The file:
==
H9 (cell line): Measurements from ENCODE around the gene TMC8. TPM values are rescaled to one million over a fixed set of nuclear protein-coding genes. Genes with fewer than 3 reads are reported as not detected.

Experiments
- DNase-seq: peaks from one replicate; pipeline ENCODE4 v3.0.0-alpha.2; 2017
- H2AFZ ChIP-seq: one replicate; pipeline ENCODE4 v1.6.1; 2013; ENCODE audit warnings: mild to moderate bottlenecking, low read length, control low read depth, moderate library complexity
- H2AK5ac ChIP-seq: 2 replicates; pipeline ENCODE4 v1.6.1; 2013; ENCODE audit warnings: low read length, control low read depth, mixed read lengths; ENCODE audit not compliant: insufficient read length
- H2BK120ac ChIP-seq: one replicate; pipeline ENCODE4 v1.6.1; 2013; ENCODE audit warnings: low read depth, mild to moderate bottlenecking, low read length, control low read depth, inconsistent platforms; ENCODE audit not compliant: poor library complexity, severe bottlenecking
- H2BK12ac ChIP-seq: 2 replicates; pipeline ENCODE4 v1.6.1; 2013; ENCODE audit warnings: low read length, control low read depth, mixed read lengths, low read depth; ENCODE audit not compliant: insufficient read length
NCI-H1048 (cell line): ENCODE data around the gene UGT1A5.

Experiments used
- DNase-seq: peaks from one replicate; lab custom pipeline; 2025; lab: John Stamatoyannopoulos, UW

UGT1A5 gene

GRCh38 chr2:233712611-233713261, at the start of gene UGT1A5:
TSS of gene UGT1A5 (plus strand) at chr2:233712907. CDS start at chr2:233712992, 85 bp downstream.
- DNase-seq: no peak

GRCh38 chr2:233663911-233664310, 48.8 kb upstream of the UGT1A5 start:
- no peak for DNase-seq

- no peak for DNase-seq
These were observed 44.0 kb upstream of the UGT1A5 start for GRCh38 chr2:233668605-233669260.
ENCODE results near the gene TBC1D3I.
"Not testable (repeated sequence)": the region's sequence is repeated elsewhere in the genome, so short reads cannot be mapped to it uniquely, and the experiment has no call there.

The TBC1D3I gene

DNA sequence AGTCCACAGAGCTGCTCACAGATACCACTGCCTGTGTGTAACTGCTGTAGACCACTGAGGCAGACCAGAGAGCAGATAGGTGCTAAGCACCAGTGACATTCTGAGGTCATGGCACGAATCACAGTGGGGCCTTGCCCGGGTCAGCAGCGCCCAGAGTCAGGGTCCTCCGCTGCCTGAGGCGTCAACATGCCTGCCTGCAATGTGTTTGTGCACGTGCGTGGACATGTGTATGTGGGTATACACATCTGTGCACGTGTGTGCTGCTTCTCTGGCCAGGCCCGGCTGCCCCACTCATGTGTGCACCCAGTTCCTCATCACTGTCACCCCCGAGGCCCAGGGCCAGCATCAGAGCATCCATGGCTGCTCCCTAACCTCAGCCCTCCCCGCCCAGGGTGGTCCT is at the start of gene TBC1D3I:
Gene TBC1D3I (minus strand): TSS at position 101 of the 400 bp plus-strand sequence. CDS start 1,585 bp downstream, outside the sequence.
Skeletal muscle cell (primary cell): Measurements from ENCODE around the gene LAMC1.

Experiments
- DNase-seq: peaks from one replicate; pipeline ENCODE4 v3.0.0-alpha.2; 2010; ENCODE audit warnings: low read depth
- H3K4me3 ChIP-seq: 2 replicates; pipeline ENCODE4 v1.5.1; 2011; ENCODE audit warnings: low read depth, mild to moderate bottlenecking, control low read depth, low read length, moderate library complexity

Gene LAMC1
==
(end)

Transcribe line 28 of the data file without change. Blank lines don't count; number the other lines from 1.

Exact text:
Gene LAMC1